As Suu Kyi's popularity increased, so did harassment from the regime. Thugs were sent to disrupt her rallies by menacing onlookers and blasting loud music to drown out her speeches. But the crowds kept coming. The last NLD rally held in Monywa, a day before the fateful night drive, drew tens of thousands of supporters for a 20-minute address by Suu Kyi and caused three-hour tailbacks on the road from Mandalay.
The next day, the regime struck back. According to state media, what happened on the road from Monywa was a spontaneous clash between pro- and antigovernment forces, an example of the chaos wrought by democracy activists, or "internal destructive elements."
But local residents have a different story to tell. They say it was a preplanned attack staged by government forces that press-ganged villagers to fight, without telling them for what cause, and brought convicts to nearby houses where they were plied with alcohol before the attack. Opposition sources that spoke to eyewitnesses say that trucks were driven onto the road to cut off the rear of the convoy and that soldiers shot and killed students and monks from Monywa who tried to reach the scene.
US officials reached a similar conclusion last week when they visited the scene. A team from the US Embassy in Rangoon retrieved bloody clothing, weapons, and broken glass from what the State Department has since called a "premeditated ambush" by "government-affiliated thugs."
Secretary of State Colin Powell is likely to press Burma for answers at a regional meeting of foreign ministers in Cambodia next week. Diplomats say the strike against Suu Kyi is a rude awakening for Western countries that thought the junta had turned over a new leaf when it released her in 2002. "We've tried the carrot and now this: a reality check. The US and Europe are really fed up," says a Western diplomat.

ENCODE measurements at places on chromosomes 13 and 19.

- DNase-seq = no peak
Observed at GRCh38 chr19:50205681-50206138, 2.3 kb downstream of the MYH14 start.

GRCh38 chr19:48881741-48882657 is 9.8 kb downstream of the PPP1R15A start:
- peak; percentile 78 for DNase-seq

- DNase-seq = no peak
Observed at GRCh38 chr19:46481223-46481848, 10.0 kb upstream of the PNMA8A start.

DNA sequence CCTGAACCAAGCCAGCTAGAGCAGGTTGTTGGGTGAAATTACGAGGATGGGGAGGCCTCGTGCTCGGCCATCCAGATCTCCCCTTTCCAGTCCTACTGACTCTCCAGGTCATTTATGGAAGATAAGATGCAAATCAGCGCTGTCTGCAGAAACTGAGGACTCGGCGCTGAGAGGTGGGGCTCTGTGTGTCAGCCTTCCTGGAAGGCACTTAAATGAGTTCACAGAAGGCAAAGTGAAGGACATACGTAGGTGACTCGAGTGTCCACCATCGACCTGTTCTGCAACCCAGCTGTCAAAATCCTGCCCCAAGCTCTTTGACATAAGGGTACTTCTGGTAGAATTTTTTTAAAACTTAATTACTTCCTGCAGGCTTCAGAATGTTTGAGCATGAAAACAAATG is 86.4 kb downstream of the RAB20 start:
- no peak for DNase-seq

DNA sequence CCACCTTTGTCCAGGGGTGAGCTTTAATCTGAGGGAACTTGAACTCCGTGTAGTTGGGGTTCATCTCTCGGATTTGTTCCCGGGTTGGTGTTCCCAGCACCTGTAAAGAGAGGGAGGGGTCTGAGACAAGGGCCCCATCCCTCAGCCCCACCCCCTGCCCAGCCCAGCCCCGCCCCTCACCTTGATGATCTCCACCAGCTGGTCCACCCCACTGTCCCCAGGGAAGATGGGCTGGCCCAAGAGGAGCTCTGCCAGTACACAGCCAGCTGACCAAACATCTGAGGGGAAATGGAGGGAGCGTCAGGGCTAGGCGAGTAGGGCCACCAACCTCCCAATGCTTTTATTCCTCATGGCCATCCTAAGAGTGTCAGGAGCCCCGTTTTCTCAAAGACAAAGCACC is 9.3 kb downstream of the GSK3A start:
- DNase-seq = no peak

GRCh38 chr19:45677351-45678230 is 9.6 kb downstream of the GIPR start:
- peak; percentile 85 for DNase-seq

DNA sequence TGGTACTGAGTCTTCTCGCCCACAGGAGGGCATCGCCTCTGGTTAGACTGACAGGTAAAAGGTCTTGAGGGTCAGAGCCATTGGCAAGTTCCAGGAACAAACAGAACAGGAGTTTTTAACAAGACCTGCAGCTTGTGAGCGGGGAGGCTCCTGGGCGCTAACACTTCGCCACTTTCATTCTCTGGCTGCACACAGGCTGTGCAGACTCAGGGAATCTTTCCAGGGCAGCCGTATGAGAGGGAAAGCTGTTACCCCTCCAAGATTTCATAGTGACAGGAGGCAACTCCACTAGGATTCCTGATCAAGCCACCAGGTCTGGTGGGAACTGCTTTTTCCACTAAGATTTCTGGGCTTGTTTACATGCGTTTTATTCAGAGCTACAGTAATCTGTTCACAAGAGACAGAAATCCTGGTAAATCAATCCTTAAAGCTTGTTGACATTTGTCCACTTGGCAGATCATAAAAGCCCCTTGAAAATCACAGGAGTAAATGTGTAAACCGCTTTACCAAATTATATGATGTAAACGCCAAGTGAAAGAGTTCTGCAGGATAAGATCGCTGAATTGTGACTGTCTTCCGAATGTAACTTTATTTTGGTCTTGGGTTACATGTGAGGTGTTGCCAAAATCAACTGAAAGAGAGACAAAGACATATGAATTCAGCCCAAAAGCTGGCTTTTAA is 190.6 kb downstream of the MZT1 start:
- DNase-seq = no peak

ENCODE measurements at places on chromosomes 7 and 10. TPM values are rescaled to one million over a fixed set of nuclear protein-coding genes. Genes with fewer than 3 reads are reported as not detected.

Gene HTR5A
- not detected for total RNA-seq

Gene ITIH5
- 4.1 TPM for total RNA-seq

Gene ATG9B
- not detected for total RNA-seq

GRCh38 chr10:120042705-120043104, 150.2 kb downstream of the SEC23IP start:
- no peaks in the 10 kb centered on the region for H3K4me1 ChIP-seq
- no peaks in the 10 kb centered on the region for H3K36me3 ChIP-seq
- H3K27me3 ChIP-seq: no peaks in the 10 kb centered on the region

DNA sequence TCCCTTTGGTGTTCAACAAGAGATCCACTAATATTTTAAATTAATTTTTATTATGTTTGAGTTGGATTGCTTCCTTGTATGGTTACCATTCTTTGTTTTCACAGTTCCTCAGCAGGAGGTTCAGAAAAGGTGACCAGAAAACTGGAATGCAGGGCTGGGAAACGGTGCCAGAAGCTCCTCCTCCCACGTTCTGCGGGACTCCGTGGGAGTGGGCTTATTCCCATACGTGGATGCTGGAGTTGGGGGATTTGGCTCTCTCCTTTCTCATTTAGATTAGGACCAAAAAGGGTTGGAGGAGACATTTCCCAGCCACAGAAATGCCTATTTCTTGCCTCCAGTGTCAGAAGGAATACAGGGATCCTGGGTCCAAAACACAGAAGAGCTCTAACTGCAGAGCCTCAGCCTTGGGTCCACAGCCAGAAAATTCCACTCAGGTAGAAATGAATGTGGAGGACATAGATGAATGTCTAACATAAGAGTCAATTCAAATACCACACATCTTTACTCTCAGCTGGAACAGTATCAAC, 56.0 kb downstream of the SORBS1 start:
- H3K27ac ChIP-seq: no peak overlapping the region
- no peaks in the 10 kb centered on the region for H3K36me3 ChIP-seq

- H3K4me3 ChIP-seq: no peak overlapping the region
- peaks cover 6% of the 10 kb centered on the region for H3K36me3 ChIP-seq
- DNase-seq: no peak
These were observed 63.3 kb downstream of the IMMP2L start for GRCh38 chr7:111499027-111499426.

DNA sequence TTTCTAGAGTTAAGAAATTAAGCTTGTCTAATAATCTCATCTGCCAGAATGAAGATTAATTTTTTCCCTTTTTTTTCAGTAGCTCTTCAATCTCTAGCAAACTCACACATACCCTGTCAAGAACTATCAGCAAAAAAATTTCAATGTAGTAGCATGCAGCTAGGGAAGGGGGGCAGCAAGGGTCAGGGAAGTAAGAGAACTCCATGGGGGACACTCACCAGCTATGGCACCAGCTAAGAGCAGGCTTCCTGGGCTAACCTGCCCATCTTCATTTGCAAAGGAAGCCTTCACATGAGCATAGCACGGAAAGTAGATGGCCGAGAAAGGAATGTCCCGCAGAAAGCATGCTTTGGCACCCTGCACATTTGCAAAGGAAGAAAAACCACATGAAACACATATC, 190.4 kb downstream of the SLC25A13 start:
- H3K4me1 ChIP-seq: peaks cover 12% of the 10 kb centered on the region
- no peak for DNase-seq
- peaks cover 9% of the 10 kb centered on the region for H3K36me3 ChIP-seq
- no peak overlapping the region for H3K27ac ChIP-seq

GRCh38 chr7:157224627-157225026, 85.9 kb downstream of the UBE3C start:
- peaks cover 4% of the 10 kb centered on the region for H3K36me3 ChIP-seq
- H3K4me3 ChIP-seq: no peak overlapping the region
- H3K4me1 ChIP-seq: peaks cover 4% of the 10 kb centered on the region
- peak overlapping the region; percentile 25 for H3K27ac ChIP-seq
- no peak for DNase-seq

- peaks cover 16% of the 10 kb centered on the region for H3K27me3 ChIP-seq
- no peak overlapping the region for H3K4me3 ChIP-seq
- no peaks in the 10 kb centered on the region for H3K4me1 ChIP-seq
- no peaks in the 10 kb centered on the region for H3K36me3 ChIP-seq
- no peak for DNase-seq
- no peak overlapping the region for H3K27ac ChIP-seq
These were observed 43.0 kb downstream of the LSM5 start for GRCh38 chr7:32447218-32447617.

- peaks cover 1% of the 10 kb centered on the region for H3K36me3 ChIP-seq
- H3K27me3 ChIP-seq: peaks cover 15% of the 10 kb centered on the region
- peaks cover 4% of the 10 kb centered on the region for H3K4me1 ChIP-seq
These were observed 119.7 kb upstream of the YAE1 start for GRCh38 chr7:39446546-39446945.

But any hopes of concerted international pressure on the regime will be dented by the reluctance of many Asian countries to reprimand the junta. Diplomats say Burma is confident that China and Japan, as well as trading partners in Southeast Asia, won't join any campaign to squeeze the regime.
Even a proposed ban on US imports of Burmese textiles, worth about $350 million a year, can only exert so much effort, say analysts.
"The military doesn't care unless there is real pressure, and I don't think that pressure is forthcoming from the European Union, let alone ASEAN," says Ms. Naing Oo, referring to the Association of Southeast Asian Nations.
In Burma, where few are brave enough to speak out and risk the regime's wrath, public reaction has so far been understandably muted. In private, though, Burmese express frustration with the military's decaying grip on a nation and the harsh treatment meted out to the woman known simply as "The Lady."
"She's here in our hearts, but this is a setback for us. It may be another five or 10 years before my country can get better," says a schoolteacher.